In a study published in Science Translational Medicine, researchers from Merck have found that an experimental agent called DORA-22 can promote sleep in both rhesus monkeys and rats, without affecting memory or reaction time. DORA-22 is part of a new class of drugs the FDA is considering approval for called orexin antagonists. The authors compared the sleep-inducing effects of DORA-22 to those of well-known sleeping pills including zolpidem (Ambien), diazepam (Valium) and eszopiclone (Lunesta). These current drugs work by slowing down brain activity. What makes this new class of drugs different? “DORA binds to orexin receptors in the brain, which are located in areas that control sleep and wakefulness,” says John Renger, a co-author of the study and executive director of science at Merck. “At night orexin levels (normally) go down. DORA works by mimicking what happens in the normal system where signaling in this system goes away at night.” In contrast, most current sleep drugs affect GABA, which is one of the most prevalent brain chemicals in the brain, and associated with calming the brain. Activating GABA can induce sleep, but it can also cloud thinking and memory.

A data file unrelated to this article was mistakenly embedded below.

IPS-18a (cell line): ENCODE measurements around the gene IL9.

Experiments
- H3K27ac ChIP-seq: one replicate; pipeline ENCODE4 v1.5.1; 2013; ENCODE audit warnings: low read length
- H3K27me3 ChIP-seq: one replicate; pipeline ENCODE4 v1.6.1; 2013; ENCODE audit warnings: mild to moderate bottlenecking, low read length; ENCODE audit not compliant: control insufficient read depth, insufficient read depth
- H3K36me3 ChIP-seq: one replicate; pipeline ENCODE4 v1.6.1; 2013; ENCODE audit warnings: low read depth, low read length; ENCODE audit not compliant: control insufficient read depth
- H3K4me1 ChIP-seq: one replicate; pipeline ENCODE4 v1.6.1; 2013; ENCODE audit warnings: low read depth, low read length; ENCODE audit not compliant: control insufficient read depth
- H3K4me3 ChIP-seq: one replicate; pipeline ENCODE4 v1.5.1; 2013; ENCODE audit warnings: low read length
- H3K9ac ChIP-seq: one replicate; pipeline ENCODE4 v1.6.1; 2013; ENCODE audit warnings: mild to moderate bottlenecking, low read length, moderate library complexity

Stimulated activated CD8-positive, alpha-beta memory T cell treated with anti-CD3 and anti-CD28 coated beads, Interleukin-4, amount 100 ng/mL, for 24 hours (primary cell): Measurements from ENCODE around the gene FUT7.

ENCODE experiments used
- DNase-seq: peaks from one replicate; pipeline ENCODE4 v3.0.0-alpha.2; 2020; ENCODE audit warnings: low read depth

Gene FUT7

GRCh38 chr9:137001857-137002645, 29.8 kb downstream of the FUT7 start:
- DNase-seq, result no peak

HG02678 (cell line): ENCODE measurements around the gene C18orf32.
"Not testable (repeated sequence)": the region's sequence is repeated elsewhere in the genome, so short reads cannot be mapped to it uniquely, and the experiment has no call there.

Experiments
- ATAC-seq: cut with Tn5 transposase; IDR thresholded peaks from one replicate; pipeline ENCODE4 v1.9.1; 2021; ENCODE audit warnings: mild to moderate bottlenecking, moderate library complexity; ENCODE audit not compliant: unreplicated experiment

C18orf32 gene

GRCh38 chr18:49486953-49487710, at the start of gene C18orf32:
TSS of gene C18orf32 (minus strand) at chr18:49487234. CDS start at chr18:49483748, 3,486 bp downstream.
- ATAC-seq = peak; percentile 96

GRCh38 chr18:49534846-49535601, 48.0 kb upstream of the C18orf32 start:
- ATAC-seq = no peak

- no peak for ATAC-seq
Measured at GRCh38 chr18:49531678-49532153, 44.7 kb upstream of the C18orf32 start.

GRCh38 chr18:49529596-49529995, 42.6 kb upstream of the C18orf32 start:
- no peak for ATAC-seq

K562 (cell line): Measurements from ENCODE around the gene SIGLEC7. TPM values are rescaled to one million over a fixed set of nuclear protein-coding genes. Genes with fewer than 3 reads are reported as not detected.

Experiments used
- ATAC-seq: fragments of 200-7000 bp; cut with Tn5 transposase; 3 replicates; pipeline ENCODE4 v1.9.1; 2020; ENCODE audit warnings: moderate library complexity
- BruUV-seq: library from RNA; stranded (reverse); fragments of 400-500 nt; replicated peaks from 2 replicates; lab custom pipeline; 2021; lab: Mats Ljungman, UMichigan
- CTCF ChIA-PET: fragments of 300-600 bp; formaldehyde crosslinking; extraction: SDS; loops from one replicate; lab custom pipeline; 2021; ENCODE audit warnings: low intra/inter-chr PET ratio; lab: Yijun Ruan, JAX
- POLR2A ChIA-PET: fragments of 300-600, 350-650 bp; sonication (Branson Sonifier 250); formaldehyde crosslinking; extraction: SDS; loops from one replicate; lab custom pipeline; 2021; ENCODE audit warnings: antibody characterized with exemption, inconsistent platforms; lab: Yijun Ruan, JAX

Merck is also studying other agents that work on the orexin system, that are farther along in human testing than DORA-22. Three successful clinical trials have been conducted with a compound called suvorexant, and the FDA will consider these results as well. Renger says that currently the late stage findings show that suvorexant helps people get to sleep faster and has increased the time the patients stay asleep, compared to placebo. While there is no target date for these drugs to go on the market, there is anticipation it will happen. “It’s very enticing because there are some clear results that show that these drugs differ from old hypnotic drugs in terms of affecting cognition and memory in two animal species,” says Dr. Emmanuel Mignot, director of the Stanford Center for Sleep Sciences, who wrote a commentary on the research, which was published in Science…….    4/5/13

Pin It on Pinterest